“It was a kind of rapprochement between tradition and modernity. The two greatest Art Deco buildings are the Chrysler Building and the Empire State Building. There are repetitive aspects complemented by flourishes of ornament in specific locations. Fundamentally, though, they’re stripped down. Some parts of the old Yankee Stadium and Baltimore’s Memorial Stadium, where the Orioles used to play, had Art Deco influences.”10
The “Art Deco” name derives from the 1925 Exposition des Arts Decoratifs in Paris.11 Art Deco buildings are bold in their simplicity, efficient in their design, and inventive in their execution. From the Space Needle in Seattle to Rockefeller Center in midtown Manhattan, a variety of approaches exist within the Art Deco concept, but the common threads are sleekness, strength, and sustenance. Some examples include:
- Los Angeles City Hall
- Nebraska State Capitol
- Waldorf-Astoria Hotel
- Chicago Board of Trade Building
- Kansas City Power & Light Building
- Buffalo City Hall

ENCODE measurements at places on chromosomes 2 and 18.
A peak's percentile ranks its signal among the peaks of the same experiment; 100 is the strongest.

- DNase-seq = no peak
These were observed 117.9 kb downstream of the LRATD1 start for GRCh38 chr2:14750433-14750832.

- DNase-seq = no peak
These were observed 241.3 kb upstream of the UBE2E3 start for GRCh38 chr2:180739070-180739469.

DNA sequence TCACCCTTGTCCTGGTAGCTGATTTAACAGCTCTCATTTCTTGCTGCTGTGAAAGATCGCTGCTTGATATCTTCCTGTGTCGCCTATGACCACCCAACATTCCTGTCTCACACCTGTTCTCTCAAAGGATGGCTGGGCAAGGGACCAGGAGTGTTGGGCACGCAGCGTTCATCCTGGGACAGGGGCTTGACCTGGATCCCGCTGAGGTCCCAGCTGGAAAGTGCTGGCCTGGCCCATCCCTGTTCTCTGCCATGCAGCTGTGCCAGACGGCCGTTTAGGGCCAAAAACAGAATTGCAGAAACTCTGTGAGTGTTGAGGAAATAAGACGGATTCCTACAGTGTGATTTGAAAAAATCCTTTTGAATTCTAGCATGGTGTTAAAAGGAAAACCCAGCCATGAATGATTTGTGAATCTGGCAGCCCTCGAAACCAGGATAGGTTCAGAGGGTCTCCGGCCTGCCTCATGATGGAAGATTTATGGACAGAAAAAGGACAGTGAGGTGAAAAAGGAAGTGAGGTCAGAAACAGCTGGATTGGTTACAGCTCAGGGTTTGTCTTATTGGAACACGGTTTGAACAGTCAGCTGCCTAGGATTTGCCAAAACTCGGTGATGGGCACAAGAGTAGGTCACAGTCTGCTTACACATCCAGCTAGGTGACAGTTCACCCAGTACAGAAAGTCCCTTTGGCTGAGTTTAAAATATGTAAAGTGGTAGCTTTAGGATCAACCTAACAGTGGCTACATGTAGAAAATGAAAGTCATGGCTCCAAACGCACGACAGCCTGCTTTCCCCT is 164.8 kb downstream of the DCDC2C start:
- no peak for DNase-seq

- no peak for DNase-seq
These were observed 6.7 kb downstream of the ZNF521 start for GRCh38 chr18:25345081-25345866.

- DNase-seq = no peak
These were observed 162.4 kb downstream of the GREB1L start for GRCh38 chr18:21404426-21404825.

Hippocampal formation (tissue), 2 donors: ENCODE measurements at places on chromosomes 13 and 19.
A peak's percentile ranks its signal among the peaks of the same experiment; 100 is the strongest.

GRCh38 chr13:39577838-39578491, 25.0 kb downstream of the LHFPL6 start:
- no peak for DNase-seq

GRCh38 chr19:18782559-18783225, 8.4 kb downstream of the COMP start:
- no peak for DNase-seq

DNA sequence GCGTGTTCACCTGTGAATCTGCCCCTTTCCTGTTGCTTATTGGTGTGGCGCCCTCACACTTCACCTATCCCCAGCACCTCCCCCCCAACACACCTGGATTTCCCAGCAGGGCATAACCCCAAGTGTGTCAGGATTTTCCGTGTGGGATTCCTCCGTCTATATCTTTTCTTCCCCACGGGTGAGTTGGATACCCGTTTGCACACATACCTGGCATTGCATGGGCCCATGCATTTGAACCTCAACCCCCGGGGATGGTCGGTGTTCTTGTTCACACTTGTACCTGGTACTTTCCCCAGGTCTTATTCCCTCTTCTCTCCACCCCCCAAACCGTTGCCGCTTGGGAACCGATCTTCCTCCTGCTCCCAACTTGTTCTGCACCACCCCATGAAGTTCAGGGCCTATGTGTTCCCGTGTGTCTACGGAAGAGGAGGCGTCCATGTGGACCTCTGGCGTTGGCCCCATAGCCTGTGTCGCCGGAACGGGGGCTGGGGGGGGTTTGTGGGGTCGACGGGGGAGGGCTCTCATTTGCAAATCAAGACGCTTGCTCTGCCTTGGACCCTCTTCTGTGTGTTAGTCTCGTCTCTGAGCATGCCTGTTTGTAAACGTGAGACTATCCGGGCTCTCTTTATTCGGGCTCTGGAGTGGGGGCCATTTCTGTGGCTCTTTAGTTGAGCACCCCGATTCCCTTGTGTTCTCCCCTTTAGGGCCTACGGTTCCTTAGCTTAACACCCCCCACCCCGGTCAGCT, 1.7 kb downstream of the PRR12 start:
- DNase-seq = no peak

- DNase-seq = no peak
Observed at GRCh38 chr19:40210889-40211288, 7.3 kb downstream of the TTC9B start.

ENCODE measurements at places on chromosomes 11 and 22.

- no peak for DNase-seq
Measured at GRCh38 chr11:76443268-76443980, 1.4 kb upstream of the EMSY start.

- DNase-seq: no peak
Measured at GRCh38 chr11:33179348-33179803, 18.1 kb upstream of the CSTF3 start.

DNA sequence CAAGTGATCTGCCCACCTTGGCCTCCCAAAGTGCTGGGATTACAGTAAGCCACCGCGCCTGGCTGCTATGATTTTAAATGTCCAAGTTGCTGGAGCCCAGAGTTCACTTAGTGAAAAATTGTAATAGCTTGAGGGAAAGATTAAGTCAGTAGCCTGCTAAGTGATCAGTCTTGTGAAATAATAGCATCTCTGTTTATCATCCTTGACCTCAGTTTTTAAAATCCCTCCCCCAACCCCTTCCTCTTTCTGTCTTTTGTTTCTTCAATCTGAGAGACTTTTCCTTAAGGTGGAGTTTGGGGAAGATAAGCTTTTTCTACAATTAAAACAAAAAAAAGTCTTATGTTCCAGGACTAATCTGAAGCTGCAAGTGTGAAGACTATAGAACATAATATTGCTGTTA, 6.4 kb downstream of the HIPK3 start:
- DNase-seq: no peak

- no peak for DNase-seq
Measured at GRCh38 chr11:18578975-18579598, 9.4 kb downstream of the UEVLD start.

- Louisiana State Capitol
- Los Angeles Union Station
- Jefferson County (Texas) Courthouse
Roosevelt Stadium, the great edifice envisioned by Ziegler, propelled by Hague, and supported by a Franklin Roosevelt program, was an Art Deco hallmark of New Jersey’s second largest metropolis (second to Newark), as well as a home for the Garden State’s baseball enthusiasts. “This was a building that emphasized Jersey City’s strength,” explains William Neumann, Board Member of Preservation New Jersey, a non-profit dedicated to the advocacy of historic preservation. “Architecture, in a literal sense, cements the ideals, outlook, and faith of a community. When we build stadia, there is an art form with amazing amounts of craft and science behind it. Though it appears simple, architecture can enlighten and entertain.”12
Indeed, a ballpark’s aesthetics in an urban environment can affect the fan’s experience in ways that suburban venues cannot. “You are approaching it on a city street, it becomes visible, it rises as you draw near, you pass through the entry threshold and emerge eventually upon a sea of green — ideally with a city skyline beyond,” describes Notre Dame University architecture professor Phil Bess. “The most consequential challenge is the design of the ballpark cross-section, because it is there that the problems of ballpark, vertical and horizontal circulation, seating site lines, and proximity to the playing field are determined.”13